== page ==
August 8, 2011 / 4:06 PM / 6 years ago

U.S. bonds soar on worry about downgrade's impact

NEW YORK (Reuters) - U.S. Treasury prices soared on Monday after the first credit downgrade of U.S. debt caused investors to flee risky assets in favor of bonds on concern over the ripple effects of the ratings cut.

The downgrade underlined the challenges the United States will face in reducing its deficit and the limits it faces in stimulating growth without increasing its already high debt load.

At the same time, investors feared what consequences the downgrade could have across companies, banks and financial markets.

Treasuries benefited at the expense of risky assets including stocks, as investors maintained confidence that U.S. government debt may still be among the world’s safest assets, if no longer risk free.

Standard & Poor’s cut the debt to AA-plus, the second highest ranking.

“Treasuries are still a comparatively low-risk asset. I think there’s no doubt about that,” said Michael Schumacher, a strategist at UBS in Stamford, Connecticut.

Fears over slowing global growth, in tandem with the still-unresolved turmoil in the euro zone, have led investors to flood safe havens that in some cases have been unable to cope.

The Swiss National Bank last week announced a shock interest rate cut in a bid to stem flows into the country that have sent the Swiss franc soaring. BNY Mellon (BK.N) also said it would implement a new fee for some large deposits, citing “sudden, significant increases” in funds.

With over $9 trillion in marketable Treasuries outstanding, the U.S. debt market is one of few able to meet the demand.

Most analysts are confident S&P’s downgrade will not provoke forced selling of Treasuries, and they also said the ratings cut was also likely anticipated by many in the market.

“Most people in the bond market thought that while the timing might be a little more distant, at least there was a chance that the U.S. would be downgraded in the next few months,” Schumacher said. “On the equity side it seems to have been more of a surprise.”

Benchmark 10-year notes at one point soared over two points in price, with yields falling as low as 2.33 percent, the lowest level since February 2009.

Two-year and three-year Treasury yields also fell to record lows of 0.23 percent and 0.38 percent, respectively.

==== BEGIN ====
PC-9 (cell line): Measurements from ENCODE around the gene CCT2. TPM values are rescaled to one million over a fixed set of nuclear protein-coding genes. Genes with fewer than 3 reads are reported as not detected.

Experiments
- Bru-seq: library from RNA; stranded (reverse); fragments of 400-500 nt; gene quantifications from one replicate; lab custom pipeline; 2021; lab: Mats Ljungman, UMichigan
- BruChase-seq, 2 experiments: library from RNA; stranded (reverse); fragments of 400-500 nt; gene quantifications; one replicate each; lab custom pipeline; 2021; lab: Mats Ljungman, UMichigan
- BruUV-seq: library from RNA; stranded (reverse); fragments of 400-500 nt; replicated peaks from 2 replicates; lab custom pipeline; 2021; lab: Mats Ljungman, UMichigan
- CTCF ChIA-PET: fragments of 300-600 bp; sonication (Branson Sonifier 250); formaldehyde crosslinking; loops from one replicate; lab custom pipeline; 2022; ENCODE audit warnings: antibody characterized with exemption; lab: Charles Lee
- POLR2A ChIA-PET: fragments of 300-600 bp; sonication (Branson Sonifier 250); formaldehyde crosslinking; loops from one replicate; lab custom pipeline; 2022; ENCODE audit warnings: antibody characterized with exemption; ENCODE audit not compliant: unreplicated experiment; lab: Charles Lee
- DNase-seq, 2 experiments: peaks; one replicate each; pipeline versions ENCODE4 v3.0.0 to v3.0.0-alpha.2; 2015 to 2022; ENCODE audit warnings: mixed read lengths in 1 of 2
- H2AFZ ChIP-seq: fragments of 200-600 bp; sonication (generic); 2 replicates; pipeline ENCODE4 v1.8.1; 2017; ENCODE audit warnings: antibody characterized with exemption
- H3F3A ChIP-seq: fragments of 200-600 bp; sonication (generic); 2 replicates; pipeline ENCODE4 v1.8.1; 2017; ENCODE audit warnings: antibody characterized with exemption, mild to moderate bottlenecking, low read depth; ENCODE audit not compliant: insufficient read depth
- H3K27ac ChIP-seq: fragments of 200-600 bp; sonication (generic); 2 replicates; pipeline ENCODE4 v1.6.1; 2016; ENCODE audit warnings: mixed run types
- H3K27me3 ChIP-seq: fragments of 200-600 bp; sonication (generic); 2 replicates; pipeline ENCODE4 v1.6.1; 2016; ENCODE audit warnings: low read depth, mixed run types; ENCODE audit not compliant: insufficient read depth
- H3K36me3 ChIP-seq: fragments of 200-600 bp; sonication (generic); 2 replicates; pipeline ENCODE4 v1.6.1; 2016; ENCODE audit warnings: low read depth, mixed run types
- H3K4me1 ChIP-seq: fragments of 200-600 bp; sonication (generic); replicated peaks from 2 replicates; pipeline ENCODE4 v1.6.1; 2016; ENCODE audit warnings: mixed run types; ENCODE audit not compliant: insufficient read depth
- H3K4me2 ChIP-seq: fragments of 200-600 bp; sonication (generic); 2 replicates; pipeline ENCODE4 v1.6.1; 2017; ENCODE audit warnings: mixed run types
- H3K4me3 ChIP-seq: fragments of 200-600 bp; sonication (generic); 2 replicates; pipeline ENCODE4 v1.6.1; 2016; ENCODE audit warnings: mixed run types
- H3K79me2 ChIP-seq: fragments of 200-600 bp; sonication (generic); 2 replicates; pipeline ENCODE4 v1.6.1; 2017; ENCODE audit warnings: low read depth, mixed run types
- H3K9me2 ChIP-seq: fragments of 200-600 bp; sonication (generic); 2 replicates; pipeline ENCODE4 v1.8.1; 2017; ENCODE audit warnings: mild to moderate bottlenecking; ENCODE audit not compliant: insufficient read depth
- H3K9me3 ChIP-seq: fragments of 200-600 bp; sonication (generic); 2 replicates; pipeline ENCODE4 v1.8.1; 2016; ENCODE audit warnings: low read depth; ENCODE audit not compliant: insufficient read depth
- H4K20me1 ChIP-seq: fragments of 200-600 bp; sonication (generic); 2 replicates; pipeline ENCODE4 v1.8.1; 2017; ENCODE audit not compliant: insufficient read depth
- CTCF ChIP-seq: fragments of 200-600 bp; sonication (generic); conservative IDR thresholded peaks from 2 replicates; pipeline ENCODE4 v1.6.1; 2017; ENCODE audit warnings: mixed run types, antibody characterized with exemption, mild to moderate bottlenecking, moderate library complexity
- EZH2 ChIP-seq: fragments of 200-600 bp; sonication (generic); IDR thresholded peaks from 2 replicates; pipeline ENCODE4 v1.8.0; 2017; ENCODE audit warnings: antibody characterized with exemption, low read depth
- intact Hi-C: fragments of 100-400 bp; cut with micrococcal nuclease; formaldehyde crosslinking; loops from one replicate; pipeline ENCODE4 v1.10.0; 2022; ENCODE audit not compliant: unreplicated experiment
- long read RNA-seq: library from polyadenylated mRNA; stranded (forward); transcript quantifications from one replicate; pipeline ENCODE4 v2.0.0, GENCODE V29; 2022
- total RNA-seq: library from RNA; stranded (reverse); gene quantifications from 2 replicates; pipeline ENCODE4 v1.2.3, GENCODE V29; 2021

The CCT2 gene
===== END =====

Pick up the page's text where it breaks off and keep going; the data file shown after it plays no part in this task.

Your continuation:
The cost of insuring U.S. debt in the credit default swap market was also stable at around 57 basis points, or $57,000 per $10 million in Treasuries insured, for five years.

“The CDS market has been pricing the U.S. credit as an AA credit for some time,” said Otis Casey, director of credit research at Markit in New York.

U.S. CDS had traded below 2 basis points until late 2007, when concerns about the need for government spending to bail out financial institutions began. Fears over the rising debt burdens of governments have increased since this time.

“There is not a concept anymore of a risk-free rate,” Casey added.


Despite the rally, the gap between 10-year bonds and 30-year bonds expanded, and this yield curve may steepen further as the bond is most vulnerable to long-term U.S. fiscal concerns.

The bonds may also need to offer higher yields to attract buyers to a new sale of the debt this week.

The Treasury will sell $32 billion in three-year notes on Tuesday, $24 billion in 10-year notes on Wednesday, and $16 billion in 30-year bonds on Thursday.

The bond auction “could be a bit of a test for the market,” said UBS’ Schumacher.

The Federal Reserve on Tuesday will also hold its policy meeting where investors will be looking for any signs of further support for the economy.

Treasuries with maturities between 3 years and 5 years have seen strong flows in the past few weeks, he said.

However, “we expect the long end to perform relatively poorly since many people view it as a barometer of U.S. fiscal policy,” Schumacher said.

The gap between 10-year notes and 30-year bonds widened to 132 basis points on Monday from 128 basis points on Friday.

Additional reporting by Richard Leong and Emily Flitter; Editing by Kenneth Barry

Our Standards:The Thomson Reuters Trust Principles.
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